A compatibilist, who focused on future projects, could argue that the moral judgment that X ought not to have been followed out means that instead, something else could be done, but that something other implied that something else had to be done. There was also something else to be done which meant something else could be done, indicating free will for future recourses to be planned. If there was free will to be except X, it was possible to make the moral judgment that X would be exempt from X, and a person responsible for doing X would be sanctioned to assist recall that X would not be done in the future. In that case, even if someone was choosing something that was against their motives that person would be punished and restricted from taking such actions in the future. Those ideas did not leave even the place for decisions by mistake, and even those would be punished.  

Even though determinism supported the idea that they were not in control of their desires and beliefs, all self-determined individuals could initiate actions without being the cause of their behavior. They could deliberate about activities that were truly their own, and no one else could use their mind to take decisions and show intentions, other than themselves. 

When they were not able to choose anything else than what they already did, that meant that they could also do any action but the one they did, so in that case not taking responsibility, or going against the laws, could also mean that it was not their choice. “For the Dutch philosopher, acting out of our own internal necessity is genuine freedom while being driven by exterior determinations is akin to bondage”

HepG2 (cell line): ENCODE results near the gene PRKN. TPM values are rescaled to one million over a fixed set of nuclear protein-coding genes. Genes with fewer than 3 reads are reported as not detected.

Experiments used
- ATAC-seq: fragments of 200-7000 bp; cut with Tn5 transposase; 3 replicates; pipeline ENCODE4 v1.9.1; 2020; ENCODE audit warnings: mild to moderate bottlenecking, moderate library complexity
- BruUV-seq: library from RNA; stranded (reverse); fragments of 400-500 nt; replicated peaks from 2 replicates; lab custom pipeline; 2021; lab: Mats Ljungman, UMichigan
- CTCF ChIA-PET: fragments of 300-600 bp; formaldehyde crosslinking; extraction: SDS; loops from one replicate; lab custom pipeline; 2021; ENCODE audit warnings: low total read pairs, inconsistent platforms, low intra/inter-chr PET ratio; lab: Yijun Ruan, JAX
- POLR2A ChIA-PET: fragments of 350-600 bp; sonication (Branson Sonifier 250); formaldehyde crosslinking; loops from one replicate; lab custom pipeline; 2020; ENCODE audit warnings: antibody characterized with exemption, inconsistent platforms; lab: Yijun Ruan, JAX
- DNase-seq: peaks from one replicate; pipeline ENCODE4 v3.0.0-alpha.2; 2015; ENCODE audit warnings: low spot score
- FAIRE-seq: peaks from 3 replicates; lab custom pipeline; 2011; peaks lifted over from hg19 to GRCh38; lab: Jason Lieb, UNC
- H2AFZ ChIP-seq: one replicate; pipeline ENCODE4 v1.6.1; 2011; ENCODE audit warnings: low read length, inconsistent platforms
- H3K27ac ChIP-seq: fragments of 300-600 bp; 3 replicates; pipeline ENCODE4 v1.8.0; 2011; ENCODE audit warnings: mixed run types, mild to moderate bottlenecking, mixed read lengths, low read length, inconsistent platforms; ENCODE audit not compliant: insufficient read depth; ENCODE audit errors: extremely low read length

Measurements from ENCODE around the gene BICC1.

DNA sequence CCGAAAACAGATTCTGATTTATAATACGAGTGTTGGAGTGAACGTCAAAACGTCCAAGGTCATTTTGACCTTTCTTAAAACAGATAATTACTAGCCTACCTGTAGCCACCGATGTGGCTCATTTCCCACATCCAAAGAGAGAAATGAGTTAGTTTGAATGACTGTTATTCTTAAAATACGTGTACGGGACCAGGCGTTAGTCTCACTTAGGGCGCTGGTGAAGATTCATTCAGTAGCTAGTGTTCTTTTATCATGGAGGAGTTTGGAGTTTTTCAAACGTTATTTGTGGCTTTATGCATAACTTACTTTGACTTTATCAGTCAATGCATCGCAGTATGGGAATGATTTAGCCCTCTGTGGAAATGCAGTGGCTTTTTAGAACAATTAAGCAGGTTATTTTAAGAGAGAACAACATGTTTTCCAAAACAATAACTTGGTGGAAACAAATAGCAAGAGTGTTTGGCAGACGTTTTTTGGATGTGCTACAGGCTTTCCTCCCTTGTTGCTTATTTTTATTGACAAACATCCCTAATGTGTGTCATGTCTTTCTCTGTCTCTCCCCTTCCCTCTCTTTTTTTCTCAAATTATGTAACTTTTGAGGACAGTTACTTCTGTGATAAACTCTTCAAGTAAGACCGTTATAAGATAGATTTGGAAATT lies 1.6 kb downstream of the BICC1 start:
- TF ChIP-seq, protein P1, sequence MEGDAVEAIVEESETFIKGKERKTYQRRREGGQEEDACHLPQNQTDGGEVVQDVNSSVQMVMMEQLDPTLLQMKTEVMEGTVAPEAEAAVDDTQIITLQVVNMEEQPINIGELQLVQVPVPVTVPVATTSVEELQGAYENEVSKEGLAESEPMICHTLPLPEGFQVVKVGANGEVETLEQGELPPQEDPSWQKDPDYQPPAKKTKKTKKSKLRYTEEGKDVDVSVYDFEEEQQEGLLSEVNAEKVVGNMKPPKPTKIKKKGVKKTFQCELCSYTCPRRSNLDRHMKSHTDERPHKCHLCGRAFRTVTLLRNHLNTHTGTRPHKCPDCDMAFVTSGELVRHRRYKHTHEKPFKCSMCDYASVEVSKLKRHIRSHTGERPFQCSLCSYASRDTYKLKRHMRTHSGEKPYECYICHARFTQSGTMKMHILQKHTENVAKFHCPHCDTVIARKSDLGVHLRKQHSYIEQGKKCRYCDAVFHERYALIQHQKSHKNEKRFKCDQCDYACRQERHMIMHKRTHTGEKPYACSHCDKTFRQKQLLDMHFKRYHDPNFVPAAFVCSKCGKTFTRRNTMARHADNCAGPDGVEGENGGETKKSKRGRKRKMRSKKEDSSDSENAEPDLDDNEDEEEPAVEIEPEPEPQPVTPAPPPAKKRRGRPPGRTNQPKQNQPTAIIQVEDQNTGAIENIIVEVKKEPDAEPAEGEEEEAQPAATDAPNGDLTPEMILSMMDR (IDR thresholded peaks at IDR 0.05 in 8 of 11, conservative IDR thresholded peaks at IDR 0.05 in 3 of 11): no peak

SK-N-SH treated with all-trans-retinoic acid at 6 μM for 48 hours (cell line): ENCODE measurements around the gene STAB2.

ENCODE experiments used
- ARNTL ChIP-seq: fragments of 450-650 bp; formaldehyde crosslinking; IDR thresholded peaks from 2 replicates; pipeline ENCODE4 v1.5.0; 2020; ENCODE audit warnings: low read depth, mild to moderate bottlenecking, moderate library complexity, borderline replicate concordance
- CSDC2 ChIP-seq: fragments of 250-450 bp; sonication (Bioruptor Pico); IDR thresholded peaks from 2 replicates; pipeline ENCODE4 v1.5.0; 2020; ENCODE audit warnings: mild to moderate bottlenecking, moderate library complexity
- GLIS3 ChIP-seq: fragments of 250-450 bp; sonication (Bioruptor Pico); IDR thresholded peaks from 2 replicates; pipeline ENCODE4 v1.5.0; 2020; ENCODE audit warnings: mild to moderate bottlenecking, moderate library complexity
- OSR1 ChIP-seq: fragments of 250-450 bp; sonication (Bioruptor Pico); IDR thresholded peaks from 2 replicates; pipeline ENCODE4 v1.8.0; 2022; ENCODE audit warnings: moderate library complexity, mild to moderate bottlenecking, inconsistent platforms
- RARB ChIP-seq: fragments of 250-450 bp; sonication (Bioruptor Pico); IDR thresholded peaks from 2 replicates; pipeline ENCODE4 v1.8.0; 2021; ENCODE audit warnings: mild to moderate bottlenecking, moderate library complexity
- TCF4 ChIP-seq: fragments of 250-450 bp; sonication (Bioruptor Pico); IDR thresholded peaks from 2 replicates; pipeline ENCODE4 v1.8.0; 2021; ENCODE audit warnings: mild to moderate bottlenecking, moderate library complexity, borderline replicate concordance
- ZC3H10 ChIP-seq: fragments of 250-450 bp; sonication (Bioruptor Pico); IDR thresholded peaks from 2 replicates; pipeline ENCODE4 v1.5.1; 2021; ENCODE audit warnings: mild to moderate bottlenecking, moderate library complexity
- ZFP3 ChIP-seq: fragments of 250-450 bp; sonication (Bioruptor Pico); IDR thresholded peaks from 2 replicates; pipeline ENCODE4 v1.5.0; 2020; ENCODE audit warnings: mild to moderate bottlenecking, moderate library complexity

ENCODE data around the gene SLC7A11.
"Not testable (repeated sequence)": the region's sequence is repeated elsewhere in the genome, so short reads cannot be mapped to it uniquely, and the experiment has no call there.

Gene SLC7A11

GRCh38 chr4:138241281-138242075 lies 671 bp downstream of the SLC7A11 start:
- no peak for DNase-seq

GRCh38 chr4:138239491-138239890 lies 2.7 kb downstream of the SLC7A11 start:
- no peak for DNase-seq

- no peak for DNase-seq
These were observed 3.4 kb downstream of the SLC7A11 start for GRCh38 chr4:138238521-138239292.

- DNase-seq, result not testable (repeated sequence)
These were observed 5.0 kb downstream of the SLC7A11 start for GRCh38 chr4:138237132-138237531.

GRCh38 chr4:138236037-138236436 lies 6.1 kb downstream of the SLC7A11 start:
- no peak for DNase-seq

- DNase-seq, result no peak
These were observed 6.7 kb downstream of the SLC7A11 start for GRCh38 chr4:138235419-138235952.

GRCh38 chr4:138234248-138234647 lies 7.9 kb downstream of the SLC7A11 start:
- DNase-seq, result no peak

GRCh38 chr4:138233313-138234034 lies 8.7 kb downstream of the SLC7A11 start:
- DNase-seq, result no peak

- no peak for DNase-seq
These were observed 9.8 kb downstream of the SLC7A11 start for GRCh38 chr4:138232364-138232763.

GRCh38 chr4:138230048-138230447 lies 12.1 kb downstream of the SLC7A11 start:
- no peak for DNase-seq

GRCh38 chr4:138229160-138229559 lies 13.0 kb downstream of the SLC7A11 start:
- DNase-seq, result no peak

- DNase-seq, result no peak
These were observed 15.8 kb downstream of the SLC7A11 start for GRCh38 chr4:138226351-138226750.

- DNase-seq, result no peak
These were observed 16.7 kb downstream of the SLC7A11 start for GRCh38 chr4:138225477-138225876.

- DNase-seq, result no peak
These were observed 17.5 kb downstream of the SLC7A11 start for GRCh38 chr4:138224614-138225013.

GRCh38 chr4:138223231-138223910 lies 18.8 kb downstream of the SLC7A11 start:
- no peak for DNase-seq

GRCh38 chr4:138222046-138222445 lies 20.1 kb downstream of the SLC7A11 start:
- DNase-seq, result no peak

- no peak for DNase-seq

In the case of determinism was true that meant that it was not up to humans to make decisions, hence they couldn’t be said to be responsible either for what they did. In case they did have moral responsibilities, then determinism was excluded as they couldn’t have both at the same time. If the universal causality was greater than the belief in moral responsibility, therefore God and nature also would be blamed for what they did, not them.  

“It’s probably not just by chance that I’m alone. It would be very hard for a man to live with me unless he’s terribly strong. And if he’s stronger than I, I’m the one who can’t live with him. … I’m neither smart nor stupid, but I don’t think I’m a run-of-the-mill person. I’ve been in business without being a businesswoman, I’ve loved without being a woman made only for love. The two men I’ve loved, I think, will remember me, on earth or in heaven, because men always remember a woman who caused them concern and uneasiness. I’ve done my best, in regard to people and to life, without precepts, but with a taste for justice.”

― Coco Chanel